February 7, 2008 Sir: Berserk. Yes, this is what the recent net blackout due to undersea intercontinental cable cuts on Jan 30 led to and resulted in to ponder over remedial steps to contain its reoccurrence in the future. Dependence on Net is indeed dangerous and your editorial on February 4, 2008 rightly quotes one analyst that "the risk of accidental cuts is much much greater than the risk of deliberate cuts." Just a year ago, in December 2006 a massive quake broke nine submarine cables and cut off Southeast Asia's links with the world. Disruption in the internet link brought business and commercial activities came to a virtual halt and it took 49 days to repair the cables then. And in the present case bad weather prevents the repairs ship to reach the spot. The disruption affected internet access in the Gulf region and south Asia, and forcing service providers to re-route traffic. But, according to, though Iran has been completely cut off from the Internet, Mahmoud Ahmadinejad's blog could still be accessed. And most notably, the outage did not affect Israel and Iraq. Who benefits from such net black outs is no mystery. And can any one ponder over the damages to the outsourcing industry in South Asia and the Middle East? N. A. Mirza Jeddah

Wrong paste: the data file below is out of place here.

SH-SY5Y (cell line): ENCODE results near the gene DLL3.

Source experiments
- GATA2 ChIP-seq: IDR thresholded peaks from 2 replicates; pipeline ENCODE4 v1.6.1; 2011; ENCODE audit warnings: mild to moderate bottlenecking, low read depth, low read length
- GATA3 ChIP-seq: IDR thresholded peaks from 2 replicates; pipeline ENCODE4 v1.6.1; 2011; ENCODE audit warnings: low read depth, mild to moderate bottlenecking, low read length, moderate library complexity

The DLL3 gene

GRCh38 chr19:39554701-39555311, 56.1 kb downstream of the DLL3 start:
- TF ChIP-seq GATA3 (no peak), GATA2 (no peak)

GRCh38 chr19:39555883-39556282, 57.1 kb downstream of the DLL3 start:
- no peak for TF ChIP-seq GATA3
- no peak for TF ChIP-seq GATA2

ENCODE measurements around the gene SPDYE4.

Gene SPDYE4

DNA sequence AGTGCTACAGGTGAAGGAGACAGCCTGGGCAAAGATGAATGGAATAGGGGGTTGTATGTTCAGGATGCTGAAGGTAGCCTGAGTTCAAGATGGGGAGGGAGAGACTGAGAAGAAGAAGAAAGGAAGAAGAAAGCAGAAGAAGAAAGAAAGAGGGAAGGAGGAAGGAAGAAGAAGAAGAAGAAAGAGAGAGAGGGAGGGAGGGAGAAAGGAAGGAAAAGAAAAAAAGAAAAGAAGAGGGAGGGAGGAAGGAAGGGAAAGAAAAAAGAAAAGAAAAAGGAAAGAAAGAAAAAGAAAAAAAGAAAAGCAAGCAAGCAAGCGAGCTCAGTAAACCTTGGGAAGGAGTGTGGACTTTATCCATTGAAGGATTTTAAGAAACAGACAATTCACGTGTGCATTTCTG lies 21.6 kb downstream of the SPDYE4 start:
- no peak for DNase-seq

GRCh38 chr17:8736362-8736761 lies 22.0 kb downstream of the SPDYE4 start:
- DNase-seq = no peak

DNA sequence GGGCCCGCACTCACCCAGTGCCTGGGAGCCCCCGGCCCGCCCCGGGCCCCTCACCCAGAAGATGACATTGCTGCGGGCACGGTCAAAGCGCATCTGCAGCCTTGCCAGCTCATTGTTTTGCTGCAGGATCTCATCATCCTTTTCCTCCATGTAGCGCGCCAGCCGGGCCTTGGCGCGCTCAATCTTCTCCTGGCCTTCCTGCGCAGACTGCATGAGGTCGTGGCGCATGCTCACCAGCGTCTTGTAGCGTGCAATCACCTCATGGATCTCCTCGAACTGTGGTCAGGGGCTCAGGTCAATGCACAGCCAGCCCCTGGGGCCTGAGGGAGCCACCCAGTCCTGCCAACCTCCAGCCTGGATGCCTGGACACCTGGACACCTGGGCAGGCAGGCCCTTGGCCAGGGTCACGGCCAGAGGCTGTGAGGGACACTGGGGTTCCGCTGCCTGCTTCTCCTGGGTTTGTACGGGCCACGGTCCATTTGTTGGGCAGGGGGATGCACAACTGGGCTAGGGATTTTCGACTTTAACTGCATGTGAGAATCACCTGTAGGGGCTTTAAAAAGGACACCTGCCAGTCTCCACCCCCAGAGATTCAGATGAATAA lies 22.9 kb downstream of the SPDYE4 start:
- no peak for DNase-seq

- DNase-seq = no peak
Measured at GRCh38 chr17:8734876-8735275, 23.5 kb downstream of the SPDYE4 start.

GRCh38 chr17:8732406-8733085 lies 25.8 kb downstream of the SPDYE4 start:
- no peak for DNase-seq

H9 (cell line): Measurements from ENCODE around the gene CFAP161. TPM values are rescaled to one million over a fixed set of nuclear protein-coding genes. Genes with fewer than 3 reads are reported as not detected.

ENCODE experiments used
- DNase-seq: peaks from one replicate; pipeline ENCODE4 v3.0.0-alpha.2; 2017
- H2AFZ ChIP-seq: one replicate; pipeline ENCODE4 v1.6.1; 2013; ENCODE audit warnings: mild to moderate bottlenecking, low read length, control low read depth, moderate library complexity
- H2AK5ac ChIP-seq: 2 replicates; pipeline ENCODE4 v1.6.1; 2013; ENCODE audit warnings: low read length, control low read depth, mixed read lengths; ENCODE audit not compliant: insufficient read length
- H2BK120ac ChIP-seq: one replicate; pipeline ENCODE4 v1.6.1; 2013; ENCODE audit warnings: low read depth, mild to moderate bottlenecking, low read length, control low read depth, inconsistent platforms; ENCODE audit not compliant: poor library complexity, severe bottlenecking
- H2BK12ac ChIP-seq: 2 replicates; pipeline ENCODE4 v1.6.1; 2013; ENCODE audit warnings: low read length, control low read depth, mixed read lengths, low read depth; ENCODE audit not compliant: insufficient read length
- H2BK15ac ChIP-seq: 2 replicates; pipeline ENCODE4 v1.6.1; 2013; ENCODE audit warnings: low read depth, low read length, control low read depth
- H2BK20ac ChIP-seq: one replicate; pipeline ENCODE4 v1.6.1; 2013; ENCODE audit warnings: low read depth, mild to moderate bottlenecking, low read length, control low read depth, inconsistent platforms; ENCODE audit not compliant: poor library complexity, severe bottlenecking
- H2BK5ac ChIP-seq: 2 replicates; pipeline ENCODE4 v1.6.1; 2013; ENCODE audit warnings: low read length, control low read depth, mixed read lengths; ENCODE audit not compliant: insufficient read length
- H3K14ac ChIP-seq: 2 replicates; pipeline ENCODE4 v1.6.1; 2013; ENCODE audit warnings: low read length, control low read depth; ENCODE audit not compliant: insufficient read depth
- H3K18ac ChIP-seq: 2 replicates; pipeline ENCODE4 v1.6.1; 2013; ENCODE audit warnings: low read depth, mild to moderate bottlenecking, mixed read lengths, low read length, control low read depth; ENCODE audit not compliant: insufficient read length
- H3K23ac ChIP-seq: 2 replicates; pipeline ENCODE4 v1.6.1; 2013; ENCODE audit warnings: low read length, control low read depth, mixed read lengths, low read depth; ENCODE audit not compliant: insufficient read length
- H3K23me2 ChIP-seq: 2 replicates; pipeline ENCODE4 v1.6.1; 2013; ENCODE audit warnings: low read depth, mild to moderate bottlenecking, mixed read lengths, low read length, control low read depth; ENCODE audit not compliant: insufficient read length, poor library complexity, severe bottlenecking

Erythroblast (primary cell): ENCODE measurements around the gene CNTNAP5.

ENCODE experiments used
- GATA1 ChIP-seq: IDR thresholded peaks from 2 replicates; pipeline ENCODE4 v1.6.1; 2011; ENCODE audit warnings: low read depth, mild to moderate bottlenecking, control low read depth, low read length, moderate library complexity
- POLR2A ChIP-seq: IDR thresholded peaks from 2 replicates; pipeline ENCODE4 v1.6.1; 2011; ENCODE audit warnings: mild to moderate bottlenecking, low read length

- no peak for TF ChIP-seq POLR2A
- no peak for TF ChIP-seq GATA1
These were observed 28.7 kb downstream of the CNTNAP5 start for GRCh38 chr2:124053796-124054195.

4031 days ago
Skand Bhargava

My comment may seem to be off topic, but I do see such issues related to lack of true commitment to quality and service by those who have sufficiently deep pockets. It's a mindset that results in more than our share of 'accidents' in our region. Recently we installed an access control system for a well known company that provides ISO 9000 certification. To begin with when we were told 'site is ready' for installtion, there was no power or computer nearby, though our quotation had clearly stated minimum requirements from client's side. It shows that they did not even bother to read our quotation properly, while they themselves preach proper documentation. Why do such things happen? I feel this is because (I may sound like racist, though I am myself an Asian), we just do not 'get it'. An ISO 9000 certification is not really to maintain quality, it is to paint the back-side of your vans. An MBA degree is not to gain insight into business management - it's solely a stamp on your CV to get better jobs. Sure, an MBA degree should improve your market value but one mustn't 'just pass' through the credits for the sake of passing. It should be done to seek knowledge. Therefore when the general outlook of populeation is like this, it is but natural that future planning, contigency plans, disaster recovery and issues that do not give you immediate returns, take a back seat. And when that happens, no wonder such accidents keep occurring in our part of the world in frequent intervals. Skand Bhargava TAS2000 - Time & Attendance System